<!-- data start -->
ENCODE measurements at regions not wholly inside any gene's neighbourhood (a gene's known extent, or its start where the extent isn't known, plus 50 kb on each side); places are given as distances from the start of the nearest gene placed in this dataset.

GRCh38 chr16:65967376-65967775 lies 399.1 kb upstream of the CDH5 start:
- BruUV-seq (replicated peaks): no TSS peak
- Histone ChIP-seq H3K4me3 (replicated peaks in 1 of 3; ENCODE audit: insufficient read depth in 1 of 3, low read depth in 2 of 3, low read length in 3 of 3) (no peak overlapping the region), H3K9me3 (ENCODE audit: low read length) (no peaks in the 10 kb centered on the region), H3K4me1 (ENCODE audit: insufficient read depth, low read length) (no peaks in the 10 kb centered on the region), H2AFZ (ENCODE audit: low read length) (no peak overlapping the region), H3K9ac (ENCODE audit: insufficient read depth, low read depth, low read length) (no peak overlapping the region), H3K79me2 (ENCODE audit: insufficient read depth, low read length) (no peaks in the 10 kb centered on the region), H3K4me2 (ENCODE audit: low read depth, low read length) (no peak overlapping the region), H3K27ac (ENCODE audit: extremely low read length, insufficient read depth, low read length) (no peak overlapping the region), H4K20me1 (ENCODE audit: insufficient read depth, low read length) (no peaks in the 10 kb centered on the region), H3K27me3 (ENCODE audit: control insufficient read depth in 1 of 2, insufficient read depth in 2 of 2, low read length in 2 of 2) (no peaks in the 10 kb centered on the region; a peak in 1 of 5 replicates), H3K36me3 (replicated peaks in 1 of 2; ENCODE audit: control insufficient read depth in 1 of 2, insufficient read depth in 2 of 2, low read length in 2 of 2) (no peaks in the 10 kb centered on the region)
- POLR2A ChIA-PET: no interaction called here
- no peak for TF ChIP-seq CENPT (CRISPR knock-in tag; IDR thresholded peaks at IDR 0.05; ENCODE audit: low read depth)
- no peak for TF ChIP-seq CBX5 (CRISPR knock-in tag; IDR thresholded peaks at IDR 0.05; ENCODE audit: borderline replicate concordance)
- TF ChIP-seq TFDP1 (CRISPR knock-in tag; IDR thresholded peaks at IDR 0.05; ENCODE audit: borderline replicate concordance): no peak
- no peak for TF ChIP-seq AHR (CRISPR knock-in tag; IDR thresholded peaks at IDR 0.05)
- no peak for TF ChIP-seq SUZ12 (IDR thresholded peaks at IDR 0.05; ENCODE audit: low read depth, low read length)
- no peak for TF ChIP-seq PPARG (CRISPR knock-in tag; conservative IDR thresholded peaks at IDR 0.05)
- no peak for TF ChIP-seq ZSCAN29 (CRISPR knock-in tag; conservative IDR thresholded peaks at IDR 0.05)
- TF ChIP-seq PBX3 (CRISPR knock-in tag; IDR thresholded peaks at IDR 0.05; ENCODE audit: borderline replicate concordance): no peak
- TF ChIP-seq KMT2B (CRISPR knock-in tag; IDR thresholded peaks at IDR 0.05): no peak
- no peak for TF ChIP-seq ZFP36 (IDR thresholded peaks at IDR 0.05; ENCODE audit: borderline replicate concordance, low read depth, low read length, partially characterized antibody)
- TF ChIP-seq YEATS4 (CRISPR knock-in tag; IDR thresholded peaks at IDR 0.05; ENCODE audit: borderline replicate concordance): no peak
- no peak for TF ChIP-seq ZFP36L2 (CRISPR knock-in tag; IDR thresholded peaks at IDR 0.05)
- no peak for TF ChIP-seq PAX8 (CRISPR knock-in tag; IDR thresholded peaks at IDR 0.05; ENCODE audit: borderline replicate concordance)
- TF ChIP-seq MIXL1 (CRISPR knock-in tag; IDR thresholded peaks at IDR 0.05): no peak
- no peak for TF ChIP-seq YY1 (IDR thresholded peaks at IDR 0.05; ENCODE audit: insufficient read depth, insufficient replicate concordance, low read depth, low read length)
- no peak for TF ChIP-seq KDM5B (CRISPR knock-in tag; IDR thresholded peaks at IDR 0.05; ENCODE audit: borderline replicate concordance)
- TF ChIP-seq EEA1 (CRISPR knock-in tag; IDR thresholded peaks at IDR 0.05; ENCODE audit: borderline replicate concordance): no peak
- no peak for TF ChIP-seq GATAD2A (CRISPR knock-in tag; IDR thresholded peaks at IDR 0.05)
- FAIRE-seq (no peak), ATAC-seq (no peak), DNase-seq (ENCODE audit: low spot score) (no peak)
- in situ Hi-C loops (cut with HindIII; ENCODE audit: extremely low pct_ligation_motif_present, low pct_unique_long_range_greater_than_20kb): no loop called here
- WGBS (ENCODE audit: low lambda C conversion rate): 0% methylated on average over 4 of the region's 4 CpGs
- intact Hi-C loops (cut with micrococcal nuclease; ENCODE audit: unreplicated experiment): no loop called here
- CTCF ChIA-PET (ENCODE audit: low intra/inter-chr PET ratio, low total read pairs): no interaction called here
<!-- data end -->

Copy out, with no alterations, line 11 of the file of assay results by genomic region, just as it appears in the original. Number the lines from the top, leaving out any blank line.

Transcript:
- no peak for TF ChIP-seq PPARG (CRISPR knock-in tag; conservative IDR thresholded peaks at IDR 0.05)